Hotel life

Thanks are due to the Hyatt Regency Monterey for inviting Out There and Pepi down the coast for a two-night stay on the Monterey Peninsula last week. While OT is quite the city mouse, we find it's a necessary restorative to get out of the metropolitan area every now and again to gain some perspective. As Northern California is truly one of the most beautiful places on earth, it's easy enough to take off and visit somewhere great. The Monterey-Carmel-Big Sur area is only two hours away by fast car, and by that we mean a car that Pepi is driving.

Artist's rendering of The Epiphany hotel, just opened in Palo Alto. Photo: Courtesy The Epiphany

We stayed in a room with a king-size bed and a balcony overlooking the golf course, so we came to recognize the metallic ping when a golf club hits a new, porcelain-sounding golf ball. We saw the latest thing in golf bags, which provide their own locomotion by remote control. We had a luxurious dinner at TusCA Ristorante, treated to a tasting menu devised by the charming Chef Mike Behan . And we lunched at Knuckles Sports Bar, where we considered asking management to switch the channel on our in-booth TV from all-sports, all-the-time to Russia Today. A great sojourn; we were in good hands thanks to the hotel's Julie Sherman, Joelle Morris, David Lambert and Joe Manuguerra .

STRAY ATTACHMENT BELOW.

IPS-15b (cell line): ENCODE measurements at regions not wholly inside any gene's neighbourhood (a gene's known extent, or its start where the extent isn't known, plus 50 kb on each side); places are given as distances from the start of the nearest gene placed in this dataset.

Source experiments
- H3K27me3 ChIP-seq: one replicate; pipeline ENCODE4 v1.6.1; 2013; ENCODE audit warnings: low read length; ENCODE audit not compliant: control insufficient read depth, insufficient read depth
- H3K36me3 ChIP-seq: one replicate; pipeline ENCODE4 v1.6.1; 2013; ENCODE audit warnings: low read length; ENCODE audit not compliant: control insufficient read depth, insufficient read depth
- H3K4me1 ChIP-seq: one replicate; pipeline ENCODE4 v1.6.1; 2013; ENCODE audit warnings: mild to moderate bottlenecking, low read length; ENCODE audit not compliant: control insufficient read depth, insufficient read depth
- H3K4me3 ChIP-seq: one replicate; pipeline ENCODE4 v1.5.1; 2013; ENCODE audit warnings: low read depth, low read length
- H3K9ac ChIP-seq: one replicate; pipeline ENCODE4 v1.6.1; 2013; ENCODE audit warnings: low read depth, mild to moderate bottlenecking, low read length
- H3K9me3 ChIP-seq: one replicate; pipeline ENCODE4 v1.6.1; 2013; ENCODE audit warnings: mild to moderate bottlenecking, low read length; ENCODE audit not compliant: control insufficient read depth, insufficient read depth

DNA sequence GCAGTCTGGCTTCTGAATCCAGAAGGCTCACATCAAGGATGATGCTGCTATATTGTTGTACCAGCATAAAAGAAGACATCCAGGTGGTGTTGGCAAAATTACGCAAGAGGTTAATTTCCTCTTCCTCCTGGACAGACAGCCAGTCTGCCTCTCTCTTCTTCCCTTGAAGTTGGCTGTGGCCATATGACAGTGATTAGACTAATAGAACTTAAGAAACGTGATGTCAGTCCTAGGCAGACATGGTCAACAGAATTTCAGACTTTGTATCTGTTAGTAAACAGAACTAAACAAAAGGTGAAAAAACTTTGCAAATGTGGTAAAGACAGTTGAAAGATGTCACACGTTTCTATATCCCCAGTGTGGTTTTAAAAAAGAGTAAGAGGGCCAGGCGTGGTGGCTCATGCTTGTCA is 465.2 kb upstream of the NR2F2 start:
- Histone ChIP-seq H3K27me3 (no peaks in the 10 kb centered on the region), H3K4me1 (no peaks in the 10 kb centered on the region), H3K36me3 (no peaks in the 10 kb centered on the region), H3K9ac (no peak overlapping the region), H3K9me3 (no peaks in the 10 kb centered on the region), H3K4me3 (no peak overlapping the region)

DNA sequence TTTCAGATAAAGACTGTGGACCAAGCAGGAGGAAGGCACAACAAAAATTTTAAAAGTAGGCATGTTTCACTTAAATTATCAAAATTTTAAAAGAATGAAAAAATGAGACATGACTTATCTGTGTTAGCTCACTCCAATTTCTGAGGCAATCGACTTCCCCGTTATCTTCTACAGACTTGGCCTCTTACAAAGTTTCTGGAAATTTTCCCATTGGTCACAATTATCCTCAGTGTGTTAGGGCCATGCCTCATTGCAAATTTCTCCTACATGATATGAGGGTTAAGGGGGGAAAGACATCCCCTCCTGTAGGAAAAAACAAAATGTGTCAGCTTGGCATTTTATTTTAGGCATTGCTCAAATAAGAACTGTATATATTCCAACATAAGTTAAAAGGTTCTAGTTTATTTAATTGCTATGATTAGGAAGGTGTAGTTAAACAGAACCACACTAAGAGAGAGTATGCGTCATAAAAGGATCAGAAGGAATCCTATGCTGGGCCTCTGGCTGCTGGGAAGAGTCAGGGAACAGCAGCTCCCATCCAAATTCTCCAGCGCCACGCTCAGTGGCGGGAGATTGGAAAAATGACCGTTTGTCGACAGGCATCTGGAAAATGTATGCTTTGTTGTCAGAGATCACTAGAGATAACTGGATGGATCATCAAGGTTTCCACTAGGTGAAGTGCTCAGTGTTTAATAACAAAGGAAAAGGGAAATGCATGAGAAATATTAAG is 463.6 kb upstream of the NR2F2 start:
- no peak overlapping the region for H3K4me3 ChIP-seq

Lure + Till executive chef Patrick Kelly. Photo: Courtesy Patrick Kelly